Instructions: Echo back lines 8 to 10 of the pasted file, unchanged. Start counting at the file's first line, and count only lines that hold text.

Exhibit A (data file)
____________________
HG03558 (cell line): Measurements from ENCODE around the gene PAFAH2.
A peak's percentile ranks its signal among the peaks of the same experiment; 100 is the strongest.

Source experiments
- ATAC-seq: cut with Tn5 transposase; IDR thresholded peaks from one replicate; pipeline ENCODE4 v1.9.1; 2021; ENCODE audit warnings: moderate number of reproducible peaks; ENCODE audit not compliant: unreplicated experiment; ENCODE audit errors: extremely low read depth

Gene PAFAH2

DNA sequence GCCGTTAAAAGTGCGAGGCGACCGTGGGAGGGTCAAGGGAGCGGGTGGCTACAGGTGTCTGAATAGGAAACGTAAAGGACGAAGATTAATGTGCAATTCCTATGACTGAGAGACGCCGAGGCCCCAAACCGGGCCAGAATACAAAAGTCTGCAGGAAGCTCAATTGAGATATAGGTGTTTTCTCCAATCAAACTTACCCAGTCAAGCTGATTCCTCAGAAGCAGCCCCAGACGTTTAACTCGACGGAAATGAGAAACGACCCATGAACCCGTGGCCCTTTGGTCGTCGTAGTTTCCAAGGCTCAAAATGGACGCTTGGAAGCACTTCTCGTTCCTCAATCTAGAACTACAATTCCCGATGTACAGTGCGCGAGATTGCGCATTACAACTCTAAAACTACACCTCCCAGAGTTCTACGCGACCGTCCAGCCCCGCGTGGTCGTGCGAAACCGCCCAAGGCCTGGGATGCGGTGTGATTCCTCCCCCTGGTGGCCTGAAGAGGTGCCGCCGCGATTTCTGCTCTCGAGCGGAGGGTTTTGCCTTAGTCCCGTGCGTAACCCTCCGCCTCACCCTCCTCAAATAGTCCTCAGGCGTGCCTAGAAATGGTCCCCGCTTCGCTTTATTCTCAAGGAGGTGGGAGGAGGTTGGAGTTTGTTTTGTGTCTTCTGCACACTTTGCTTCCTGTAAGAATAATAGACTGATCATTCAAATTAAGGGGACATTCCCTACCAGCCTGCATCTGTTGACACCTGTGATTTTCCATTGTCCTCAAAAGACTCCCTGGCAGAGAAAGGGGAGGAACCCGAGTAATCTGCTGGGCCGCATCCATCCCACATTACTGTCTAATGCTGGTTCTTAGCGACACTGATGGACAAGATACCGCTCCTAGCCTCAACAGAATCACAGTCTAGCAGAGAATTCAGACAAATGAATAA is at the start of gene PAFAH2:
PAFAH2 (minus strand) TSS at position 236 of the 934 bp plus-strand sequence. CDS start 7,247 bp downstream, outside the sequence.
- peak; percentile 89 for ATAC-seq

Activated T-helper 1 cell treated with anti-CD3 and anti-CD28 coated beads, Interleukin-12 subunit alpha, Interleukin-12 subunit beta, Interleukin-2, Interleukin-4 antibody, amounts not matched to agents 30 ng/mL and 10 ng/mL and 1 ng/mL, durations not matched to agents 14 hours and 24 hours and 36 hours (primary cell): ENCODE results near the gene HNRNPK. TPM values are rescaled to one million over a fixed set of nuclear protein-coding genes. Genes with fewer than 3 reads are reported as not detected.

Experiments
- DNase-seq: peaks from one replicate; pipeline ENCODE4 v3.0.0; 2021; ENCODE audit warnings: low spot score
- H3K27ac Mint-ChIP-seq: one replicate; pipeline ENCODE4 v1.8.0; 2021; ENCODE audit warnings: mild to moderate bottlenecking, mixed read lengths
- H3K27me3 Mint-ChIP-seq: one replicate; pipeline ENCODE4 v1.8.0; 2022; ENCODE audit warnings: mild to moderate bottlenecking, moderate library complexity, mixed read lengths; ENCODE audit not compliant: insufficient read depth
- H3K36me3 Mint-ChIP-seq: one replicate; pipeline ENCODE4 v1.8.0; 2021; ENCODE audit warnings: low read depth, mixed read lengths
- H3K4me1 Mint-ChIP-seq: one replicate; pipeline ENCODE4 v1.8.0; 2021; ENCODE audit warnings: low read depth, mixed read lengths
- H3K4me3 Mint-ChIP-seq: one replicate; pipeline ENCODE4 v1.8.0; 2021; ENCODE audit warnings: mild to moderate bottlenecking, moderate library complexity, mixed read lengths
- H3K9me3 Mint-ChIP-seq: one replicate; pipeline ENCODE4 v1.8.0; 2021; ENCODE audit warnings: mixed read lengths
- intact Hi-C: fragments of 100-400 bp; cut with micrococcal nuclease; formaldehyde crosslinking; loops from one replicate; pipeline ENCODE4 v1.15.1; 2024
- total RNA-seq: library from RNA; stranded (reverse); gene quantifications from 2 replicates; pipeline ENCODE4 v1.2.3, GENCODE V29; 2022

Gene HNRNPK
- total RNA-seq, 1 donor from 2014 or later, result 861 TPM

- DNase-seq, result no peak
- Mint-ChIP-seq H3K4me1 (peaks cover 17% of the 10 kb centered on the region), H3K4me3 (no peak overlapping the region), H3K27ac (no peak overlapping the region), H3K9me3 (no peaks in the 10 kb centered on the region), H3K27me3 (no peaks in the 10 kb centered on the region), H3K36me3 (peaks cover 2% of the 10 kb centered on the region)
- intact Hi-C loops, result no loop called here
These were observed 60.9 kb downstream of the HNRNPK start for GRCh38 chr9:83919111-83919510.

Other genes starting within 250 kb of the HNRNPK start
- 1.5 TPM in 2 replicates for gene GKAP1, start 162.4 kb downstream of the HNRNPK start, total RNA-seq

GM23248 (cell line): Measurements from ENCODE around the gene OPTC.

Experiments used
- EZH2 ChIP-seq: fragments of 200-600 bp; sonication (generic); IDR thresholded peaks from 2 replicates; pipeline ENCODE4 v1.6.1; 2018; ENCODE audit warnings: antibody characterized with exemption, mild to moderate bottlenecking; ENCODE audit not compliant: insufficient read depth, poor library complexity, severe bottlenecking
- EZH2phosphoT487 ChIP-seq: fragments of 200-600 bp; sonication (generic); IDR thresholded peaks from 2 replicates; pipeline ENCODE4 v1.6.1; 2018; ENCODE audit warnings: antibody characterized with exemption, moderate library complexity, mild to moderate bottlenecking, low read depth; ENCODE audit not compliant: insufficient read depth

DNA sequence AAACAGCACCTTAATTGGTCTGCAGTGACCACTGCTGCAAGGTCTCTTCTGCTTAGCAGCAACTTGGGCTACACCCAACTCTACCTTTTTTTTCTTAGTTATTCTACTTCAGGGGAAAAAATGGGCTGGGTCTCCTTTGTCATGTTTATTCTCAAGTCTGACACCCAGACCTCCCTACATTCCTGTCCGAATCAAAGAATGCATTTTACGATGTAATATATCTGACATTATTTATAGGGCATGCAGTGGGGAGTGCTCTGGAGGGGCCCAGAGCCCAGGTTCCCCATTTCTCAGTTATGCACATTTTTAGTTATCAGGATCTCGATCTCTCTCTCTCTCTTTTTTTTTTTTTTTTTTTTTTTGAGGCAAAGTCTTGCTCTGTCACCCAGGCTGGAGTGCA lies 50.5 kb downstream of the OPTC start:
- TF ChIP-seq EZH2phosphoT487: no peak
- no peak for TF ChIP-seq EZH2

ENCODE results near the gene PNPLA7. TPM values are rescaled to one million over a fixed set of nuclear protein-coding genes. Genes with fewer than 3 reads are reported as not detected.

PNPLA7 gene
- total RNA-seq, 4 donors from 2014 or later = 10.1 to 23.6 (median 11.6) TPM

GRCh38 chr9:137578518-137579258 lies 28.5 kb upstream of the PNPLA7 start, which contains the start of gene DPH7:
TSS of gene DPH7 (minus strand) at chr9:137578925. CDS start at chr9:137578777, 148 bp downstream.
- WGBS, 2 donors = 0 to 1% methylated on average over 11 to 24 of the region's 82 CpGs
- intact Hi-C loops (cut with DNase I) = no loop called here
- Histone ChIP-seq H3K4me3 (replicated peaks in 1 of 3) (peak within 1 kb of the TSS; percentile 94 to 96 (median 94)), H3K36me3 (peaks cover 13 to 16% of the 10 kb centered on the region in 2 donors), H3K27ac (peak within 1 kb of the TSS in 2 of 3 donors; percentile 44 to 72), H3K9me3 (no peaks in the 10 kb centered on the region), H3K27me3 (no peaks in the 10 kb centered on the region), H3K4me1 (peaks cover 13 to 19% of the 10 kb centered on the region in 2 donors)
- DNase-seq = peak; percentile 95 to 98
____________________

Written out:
- peak; percentile 89 for ATAC-seq

Activated T-helper 1 cell treated with anti-CD3 and anti-CD28 coated beads, Interleukin-12 subunit alpha, Interleukin-12 subunit beta, Interleukin-2, Interleukin-4 antibody, amounts not matched to agents 30 ng/mL and 10 ng/mL and 1 ng/mL, durations not matched to agents 14 hours and 24 hours and 36 hours (primary cell): ENCODE results near the gene HNRNPK. TPM values are rescaled to one million over a fixed set of nuclear protein-coding genes. Genes with fewer than 3 reads are reported as not detected.

Experiments